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Using virtual reality to enable a sensory design experience

Beyond paper: how VR is enabling a sensory design experience

Architectus Principal, digital technology leader, BIM consulting general manager and former architect Steve Fox reflects on the power and potential of virtual reality (VR) technology across the architectural lifecycle.

The human experience is an inherently sensory one. We feed off multiple stimuli including touch, light, sound, depth and movement in order to formulate emotional and physical connections with our environment. Without the full spectrum of these sensory elements, truly visualising designs is hard, especially if you are not well-versed in translating 2D plans into accurate mental depictions of the space.

Thankfully, architects and interior designers have the newfound ability to communicate the experiential essence of a design by developing 3D designs they can truly trust and engage with through virtual reality (VR) – a vital step in embodying the needs and desires of stakeholders and future inhabitants.

Figure 1. VR experience with the team.

Using virtual reality to enable a sensory design experience

Improving client engagement and boosting collaboration

One fundamental benefit of immersive technology is its ability to garner accurate feedback much quicker and earlier in the design lifecycle than previously possible. The feedback from clients and end users (around aesthetics, usability, atmosphere, way-finding and signage) can be built into the final design to produce a better building, instead of awaiting its completion only to find that it isn’t exactly what the client envisaged or what the end user needed.

Imagine enabling students to experience and explore their new library or lecture room before the first brick has been laid; or inviting workers or commuters into a VR representation of their new office or train station before designs have been signed off ? Letting end users accurately test a space before it exists offers invaluable feedback, leading to success and sustainability.

Figure 2. Client engagement VR experience.

Using virtual reality to enable a sensory design experience

From my experience, improved client engagement lowers the risks and costs of construction, too. Eventually, as the technology and techniques evolve, the VR experience could be used to manage the building and its alterations, integrating intelligent feedback from Building Information Modelling (BIM) software around code compliance, cost estimates and coordination in their designs.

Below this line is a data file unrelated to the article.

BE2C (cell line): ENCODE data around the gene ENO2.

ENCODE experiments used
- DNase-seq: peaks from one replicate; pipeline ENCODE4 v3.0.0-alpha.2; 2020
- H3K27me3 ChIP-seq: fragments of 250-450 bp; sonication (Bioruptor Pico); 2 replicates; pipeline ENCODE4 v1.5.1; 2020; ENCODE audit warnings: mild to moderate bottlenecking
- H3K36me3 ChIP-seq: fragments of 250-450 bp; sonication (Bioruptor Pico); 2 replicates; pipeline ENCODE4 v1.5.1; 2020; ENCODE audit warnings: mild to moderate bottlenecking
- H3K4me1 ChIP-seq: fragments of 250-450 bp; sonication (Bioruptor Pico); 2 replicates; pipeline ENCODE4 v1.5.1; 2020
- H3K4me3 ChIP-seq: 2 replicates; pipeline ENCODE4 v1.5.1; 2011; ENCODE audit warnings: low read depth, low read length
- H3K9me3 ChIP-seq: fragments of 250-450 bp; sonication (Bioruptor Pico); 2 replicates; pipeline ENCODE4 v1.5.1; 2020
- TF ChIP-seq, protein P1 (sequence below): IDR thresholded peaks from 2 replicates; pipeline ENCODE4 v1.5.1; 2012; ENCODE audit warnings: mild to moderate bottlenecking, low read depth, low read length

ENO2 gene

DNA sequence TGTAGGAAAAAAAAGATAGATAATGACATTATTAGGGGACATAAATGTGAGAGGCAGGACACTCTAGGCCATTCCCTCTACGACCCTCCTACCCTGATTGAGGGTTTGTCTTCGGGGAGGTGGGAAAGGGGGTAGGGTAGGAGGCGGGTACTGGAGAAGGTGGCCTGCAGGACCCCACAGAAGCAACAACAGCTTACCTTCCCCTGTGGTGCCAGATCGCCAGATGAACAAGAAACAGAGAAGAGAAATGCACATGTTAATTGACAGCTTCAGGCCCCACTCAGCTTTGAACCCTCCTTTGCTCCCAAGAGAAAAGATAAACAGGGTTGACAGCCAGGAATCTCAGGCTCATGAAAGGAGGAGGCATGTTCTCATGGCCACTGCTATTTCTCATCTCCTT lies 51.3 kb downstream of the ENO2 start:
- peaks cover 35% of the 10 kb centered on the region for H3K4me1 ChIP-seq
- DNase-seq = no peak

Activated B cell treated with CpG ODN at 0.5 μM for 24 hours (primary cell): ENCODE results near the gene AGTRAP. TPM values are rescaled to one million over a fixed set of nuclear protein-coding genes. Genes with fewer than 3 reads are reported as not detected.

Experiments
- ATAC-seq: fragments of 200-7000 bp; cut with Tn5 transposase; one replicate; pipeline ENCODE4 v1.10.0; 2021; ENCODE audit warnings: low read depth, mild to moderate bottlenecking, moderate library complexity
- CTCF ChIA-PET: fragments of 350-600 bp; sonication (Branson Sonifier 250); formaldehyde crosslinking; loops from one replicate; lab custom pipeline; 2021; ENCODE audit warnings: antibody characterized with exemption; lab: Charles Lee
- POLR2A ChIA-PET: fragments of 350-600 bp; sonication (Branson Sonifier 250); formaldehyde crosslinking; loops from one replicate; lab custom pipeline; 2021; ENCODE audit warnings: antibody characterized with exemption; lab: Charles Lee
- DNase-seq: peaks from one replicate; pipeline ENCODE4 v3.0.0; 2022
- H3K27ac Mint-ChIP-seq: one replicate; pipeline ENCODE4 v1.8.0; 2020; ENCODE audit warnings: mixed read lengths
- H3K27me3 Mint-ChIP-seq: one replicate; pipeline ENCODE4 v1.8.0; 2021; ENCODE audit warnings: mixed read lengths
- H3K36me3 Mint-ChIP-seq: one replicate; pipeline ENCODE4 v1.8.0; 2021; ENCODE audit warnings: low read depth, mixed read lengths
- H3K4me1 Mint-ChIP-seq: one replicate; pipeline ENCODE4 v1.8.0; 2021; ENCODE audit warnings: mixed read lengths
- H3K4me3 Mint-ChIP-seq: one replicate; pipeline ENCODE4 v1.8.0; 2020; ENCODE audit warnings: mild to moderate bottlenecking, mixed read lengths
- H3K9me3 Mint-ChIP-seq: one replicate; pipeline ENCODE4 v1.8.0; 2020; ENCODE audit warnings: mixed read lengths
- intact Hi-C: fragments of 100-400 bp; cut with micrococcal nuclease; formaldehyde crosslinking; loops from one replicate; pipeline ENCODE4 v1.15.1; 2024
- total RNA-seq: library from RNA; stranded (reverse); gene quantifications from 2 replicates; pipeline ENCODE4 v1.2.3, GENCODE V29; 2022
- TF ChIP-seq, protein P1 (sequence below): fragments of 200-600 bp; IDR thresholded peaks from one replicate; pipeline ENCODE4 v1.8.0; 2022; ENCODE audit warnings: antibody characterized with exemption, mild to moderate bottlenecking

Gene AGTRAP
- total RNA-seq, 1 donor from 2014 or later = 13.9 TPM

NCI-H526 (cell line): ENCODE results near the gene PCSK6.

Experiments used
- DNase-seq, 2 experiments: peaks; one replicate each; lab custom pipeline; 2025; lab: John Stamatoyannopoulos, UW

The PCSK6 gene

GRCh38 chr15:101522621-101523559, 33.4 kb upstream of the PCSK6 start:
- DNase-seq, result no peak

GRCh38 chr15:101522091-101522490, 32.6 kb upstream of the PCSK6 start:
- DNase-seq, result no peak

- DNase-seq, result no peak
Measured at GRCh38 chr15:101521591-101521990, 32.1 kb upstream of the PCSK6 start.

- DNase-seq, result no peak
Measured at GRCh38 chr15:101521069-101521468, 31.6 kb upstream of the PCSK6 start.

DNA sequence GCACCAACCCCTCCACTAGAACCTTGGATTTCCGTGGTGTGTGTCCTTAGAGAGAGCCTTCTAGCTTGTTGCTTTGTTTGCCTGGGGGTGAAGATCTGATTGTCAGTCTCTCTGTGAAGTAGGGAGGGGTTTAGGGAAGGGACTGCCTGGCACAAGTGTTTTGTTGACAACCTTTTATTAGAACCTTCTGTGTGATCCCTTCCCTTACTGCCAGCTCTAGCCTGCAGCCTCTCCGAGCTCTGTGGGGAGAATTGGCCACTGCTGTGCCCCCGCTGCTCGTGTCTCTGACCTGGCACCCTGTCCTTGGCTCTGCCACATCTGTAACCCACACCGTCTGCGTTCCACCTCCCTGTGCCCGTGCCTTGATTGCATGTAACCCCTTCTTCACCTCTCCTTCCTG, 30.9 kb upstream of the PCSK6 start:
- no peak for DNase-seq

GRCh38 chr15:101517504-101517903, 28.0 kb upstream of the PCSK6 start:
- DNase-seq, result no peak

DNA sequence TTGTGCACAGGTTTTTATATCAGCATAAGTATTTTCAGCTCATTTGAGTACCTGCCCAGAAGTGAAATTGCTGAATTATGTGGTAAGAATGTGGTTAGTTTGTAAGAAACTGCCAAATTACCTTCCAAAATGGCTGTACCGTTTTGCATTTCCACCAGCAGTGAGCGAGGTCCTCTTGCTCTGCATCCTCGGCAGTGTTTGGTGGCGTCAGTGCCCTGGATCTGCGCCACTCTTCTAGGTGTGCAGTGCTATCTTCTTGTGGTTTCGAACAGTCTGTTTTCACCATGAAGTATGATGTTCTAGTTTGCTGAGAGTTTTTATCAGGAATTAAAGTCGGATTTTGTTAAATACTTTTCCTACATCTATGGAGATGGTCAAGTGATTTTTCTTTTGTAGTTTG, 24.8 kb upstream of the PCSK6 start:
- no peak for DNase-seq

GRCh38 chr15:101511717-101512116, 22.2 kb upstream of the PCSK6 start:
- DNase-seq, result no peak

BIM technology, a suite of improvements on drawing tools like CAD, allows architects and interior designers to create scaled, customizable and realistic digital 3D models of buildings and interior spaces – before stepping foot on site. Everything in a BIM model contains the performance characteristics of the real building and space – reducing risks, enabling thorough testing prior to development and producing integral documentation as outputs, specifically around cost estimations, clash detection or coordination.

Ultimately, these technologies will boost collaboration among architects, design professionals and construction personnel. Enabled by VR, designers and directors can reinvent the digital conference by meeting within the virtual 3D design to converse within a unified and accurate context, reducing mistakes, ambiguous communication and unresolved conflicts once and for all.

Figure 3. We used virtual reality to design our own Melbourne studio, allowing the design team and office users to experience the space before it was built.

Virtual reality model of the Architectus Melbourne Studio

Figure 4. Photograph of the built space as shown in the 3D visualisation above.

Virtual reality model of the Architectus Melbourne Studio

Enhancing the design experience   

With the majority of the technological groundwork already in motion, it is not a big stretch to see how BIM and VR will come into play across other phases of the design lifecycle too. For example, an emerging trend in immersive design communication technology is its use in the consumer-facing sales phase.

Display suites – although unlikely to disappear – only give one perspective of a potential interior design. These resource-heavy physical representations are already being replaced by globally accessible VR walk-throughs, allowing buyers to walk around their potential apartment, customise furnishings, play with acoustics and look out the windows at the actual view their home would boast – all from the comfort of a smartphone. Such a transparent, tangible and personalized buying experience is sure to revolutionize marketing tactics in all industries.

Setting spaces up for success

As architects and interior designers, our ultimate goal is to create spaces and places that announce their presence, beauty and legacy without too much human interference. And for the most part, we’re all quite good at it. But until now, that goal has only been achievable once the building has been built.

With VR, buildings can now speak for themselves well before development ensues, inciting responses from their potential inhabitants and stakeholders in crucially early stages. With an ever-growing arsenal of BIM and immersive imaging technologies, we’re truly setting spaces up for success.

This article first appeared in Artichoke Magazine, Issue 62, 2018.


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